The Matildas' pathway to the World Cup knockout stage is more complicated than it looks.
The Matildas' first-up loss to Italy makes their next clash with Brazil crucial in determining their World Cup fate.
But it's not a do-or-die game, given the complicated format.
How can the Matildas qualify for the knockout stage?
Traditionally at major tournaments, two teams qualify from each group of four.
In France, 24 competing teams are shed to 16 teams; meaning the four best third-placed finishers will join the top two from each group to produce a round of 16.
After one round of matches, Italy and Brazil have three points, Australia and Jamaica have none.
How many points do you need to finish third?
Let's look at previous 24-team tournaments that have employed the system.
At the 2015 Women's World Cup, Sweden went through with three points after three draws and a goal difference of zero.
At the 2016 European Championships, both Portugal - the eventual winners - and Northern Ireland also snuck through with three points and a neutral goal difference.
Earlier this year at the Asian Cup, Vietnam snuck through with three points and a goal difference of negative one; edging Lebanon.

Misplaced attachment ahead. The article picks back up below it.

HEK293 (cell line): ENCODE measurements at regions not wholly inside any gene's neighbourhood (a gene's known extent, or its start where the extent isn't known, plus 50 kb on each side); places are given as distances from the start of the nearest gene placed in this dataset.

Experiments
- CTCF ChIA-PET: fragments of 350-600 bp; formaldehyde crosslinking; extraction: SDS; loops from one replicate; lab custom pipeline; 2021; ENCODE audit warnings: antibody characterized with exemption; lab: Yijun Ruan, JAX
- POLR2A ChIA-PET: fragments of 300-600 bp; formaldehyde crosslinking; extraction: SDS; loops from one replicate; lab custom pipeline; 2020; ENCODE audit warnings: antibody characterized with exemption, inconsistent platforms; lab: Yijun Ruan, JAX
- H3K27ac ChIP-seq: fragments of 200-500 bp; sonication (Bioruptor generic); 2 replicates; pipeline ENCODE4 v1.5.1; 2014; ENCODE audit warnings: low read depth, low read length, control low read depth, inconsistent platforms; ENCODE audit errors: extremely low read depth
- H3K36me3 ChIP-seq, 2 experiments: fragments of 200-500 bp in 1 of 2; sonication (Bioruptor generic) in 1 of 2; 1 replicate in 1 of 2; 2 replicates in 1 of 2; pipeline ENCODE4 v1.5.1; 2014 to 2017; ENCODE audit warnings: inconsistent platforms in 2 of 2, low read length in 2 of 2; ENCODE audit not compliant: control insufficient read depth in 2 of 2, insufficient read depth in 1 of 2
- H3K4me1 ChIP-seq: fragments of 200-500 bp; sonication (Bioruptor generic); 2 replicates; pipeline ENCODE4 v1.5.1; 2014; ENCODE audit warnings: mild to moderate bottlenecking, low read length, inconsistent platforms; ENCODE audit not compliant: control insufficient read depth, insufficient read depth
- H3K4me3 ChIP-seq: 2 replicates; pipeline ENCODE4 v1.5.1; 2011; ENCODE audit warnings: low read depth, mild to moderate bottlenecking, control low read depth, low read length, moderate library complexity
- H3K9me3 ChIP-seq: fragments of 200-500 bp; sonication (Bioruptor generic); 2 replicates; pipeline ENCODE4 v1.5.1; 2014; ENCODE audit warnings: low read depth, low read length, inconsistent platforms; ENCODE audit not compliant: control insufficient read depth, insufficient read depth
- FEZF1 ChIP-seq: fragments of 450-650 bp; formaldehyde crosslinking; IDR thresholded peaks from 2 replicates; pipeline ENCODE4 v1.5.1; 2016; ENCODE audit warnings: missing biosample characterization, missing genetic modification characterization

So, history would suggest four points, or three points and a positive goal difference, is enough to advance from the group stage.
So third is good enough, right?
Not so fast. If the Matildas get through their position will also determine who they play in the next round.
If the Matildas finish top, which is unlikely but still possible, they will play a third-placed finisher.
If the Matildas place second, they will play the runners-up from Group A; most likely Norway.
If the Matildas finish as one of the best third-placed finishers, they are likely to play the winner of Group A; most likely France.
So, if Australia are keen to avoid a likely round-of-16 date with the tournament hosts and favourites, defeating Brazil is critical.